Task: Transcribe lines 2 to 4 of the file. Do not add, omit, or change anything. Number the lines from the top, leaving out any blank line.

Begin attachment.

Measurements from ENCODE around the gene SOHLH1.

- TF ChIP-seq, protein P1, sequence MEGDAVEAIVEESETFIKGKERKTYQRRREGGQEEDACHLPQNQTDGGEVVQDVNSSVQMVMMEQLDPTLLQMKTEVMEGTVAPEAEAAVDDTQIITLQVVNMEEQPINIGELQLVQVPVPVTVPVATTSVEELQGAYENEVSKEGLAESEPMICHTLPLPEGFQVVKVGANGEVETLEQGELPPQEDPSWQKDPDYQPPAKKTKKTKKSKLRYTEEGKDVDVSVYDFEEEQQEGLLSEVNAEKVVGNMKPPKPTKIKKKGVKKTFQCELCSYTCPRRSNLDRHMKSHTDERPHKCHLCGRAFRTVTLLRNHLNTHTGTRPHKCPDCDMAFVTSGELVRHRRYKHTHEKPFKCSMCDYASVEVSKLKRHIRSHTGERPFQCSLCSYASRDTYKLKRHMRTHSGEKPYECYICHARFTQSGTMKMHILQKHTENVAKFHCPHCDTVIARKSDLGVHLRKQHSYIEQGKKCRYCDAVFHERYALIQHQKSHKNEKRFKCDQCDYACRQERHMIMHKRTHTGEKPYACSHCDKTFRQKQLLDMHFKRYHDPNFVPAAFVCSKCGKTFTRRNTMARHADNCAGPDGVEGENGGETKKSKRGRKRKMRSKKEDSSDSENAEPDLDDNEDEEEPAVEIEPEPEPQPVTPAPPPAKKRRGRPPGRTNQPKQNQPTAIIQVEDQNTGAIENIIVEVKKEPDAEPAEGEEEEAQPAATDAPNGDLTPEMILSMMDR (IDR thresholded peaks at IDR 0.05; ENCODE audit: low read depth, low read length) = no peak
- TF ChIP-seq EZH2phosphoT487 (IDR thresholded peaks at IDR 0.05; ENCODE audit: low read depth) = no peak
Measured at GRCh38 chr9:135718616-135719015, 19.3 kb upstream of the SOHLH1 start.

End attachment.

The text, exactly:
- TF ChIP-seq, protein P1, sequence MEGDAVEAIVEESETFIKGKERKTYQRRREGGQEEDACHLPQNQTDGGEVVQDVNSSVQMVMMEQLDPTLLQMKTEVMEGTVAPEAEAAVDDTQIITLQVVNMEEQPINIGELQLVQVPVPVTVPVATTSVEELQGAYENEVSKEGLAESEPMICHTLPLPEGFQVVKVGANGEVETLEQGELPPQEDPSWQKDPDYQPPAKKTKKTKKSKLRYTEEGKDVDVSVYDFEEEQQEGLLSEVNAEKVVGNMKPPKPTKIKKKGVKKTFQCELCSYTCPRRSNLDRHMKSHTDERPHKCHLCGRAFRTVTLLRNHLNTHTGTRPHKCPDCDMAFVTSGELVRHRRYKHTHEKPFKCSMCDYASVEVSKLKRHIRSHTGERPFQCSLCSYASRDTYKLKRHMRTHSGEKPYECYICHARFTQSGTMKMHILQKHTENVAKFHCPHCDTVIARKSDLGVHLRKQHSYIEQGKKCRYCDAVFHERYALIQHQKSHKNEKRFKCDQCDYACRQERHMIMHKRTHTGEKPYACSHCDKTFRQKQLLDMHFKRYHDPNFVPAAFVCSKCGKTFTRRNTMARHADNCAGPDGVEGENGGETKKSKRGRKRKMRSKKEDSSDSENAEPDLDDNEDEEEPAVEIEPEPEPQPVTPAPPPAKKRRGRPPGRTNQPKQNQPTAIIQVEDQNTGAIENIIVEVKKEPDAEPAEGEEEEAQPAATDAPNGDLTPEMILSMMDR (IDR thresholded peaks at IDR 0.05; ENCODE audit: low read depth, low read length) = no peak
- TF ChIP-seq EZH2phosphoT487 (IDR thresholded peaks at IDR 0.05; ENCODE audit: low read depth) = no peak
Measured at GRCh38 chr9:135718616-135719015, 19.3 kb upstream of the SOHLH1 start.